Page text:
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William de Huntingfield was another of the group of East Anglian landowners who were active in the opposition to King John.  He had connections with Robert FitzWalter, the main rebel leader and one of the Twenty Five, and with another rebel, the Lincolnshire knight, Oliver de Vaux.  He held seven knights’ fees of the honor of Eye in Suffolk, including the manor of Huntingfield, from which he took his name, and several knights’ fees of other baronies, including that of Lancaster.

William entered King John’s service in 1203 as temporary custodian of Dover Castle, and acted as an itinerant justice on the eastern circuit in 1208-9 and as sheriff of Norfolk and Suffolk in 1209-10.  He sent knights on John’s expedition to Ireland in 1210 and served in person with the king in 1214 on his failed venture to Poitou. The signs are that by instinct and upbringing he was a natural royalist.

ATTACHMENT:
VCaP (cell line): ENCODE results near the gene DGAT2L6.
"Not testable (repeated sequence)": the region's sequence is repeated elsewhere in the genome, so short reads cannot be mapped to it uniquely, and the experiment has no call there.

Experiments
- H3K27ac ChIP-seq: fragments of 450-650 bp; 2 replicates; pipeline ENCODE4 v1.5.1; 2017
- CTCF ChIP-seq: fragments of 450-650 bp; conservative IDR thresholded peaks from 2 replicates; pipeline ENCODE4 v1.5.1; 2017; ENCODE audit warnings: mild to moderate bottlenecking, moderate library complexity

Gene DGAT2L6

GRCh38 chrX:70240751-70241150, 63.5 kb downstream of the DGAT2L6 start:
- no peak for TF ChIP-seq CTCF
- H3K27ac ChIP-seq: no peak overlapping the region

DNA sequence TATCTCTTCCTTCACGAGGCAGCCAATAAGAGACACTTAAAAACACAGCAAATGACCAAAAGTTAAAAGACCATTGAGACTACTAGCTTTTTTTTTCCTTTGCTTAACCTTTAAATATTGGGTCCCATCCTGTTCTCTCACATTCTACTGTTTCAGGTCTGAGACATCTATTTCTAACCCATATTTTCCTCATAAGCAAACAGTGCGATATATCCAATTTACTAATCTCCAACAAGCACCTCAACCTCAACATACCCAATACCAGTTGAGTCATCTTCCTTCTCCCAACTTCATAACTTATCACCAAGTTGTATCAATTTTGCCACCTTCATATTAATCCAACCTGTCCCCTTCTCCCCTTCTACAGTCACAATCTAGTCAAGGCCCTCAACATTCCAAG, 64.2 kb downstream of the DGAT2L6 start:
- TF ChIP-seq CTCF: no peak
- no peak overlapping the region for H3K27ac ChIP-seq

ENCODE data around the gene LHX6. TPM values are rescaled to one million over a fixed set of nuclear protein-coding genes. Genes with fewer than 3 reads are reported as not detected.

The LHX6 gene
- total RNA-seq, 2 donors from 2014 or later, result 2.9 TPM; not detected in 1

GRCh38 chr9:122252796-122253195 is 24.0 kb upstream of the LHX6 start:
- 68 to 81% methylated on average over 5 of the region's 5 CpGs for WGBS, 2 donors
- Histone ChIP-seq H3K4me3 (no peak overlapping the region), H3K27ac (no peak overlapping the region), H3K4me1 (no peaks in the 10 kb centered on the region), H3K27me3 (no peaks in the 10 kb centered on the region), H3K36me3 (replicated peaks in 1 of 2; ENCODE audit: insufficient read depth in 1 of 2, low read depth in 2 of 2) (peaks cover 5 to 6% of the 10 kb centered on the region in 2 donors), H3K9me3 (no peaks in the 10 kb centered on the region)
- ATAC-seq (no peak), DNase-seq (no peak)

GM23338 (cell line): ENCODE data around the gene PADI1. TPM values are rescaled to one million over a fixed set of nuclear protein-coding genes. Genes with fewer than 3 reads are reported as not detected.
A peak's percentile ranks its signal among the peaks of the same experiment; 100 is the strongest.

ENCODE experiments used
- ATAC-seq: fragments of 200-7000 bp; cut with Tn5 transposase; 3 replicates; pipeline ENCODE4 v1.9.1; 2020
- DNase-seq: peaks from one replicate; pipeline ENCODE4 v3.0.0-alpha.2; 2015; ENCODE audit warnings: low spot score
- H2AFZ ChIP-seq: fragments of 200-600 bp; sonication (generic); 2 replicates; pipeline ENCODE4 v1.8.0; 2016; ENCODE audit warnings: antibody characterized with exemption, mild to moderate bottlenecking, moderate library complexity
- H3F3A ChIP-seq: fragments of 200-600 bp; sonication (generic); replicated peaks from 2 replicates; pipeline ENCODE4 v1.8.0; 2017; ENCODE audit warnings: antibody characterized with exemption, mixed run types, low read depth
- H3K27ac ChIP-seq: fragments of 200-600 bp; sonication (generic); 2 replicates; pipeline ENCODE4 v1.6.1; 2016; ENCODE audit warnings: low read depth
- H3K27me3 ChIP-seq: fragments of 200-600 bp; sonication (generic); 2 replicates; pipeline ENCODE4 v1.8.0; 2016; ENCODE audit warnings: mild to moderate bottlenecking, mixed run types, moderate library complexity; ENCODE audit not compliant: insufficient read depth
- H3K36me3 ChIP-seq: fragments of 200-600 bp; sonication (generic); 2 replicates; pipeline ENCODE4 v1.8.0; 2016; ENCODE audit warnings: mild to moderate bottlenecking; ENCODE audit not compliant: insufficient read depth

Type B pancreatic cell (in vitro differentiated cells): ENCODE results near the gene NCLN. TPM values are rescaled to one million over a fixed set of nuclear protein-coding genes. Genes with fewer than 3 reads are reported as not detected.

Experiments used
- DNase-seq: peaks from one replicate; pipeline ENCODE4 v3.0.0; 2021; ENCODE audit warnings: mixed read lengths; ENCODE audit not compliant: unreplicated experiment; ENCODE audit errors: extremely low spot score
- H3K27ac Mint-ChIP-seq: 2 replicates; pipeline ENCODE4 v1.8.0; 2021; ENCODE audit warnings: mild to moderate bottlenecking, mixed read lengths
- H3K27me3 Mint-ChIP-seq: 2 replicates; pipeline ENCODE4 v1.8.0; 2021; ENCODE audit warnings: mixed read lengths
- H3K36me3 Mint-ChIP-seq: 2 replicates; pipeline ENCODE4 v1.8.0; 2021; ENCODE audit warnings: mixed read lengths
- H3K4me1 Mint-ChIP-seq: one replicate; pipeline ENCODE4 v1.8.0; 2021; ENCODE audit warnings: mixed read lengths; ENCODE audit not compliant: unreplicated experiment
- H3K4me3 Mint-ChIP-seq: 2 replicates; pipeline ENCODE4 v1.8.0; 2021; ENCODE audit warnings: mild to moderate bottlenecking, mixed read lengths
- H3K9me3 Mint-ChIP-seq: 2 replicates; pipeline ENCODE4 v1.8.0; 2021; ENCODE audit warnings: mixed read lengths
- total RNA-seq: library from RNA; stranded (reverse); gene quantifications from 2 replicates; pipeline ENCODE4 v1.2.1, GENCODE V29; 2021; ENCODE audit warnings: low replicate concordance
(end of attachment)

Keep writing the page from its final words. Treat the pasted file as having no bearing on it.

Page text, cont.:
It is not surprising, then, that he was a latecomer to the opposition, turning against John only in 1215 and joining the rebels at their muster at Stamford in Easter that year.  Like others, he may well have been moved by a sense of financial grievance, as he had offered speculative fines for favours, which had left him indebted, although John had offered some respite.  After being appointed to the Twenty Five, he joined Robert FitzWalter and William de Mandeville in asserting rebel control over East Anglia and in offering assistance to Louis of France after his arrival in England.  Like Richard de Montfichet, he was captured at the battle of Lincoln in May 1217, and in September two of his knights came before royal agents to negotiate his ransom.

William died before October 1225, leaving as his heir his son, Roger (d. 1257), and a daughter Alice, widow of the Lincolnshire knight, Sir Richard de Solars.

By Professor Nigel Saul, Royal Holloway, University of London.

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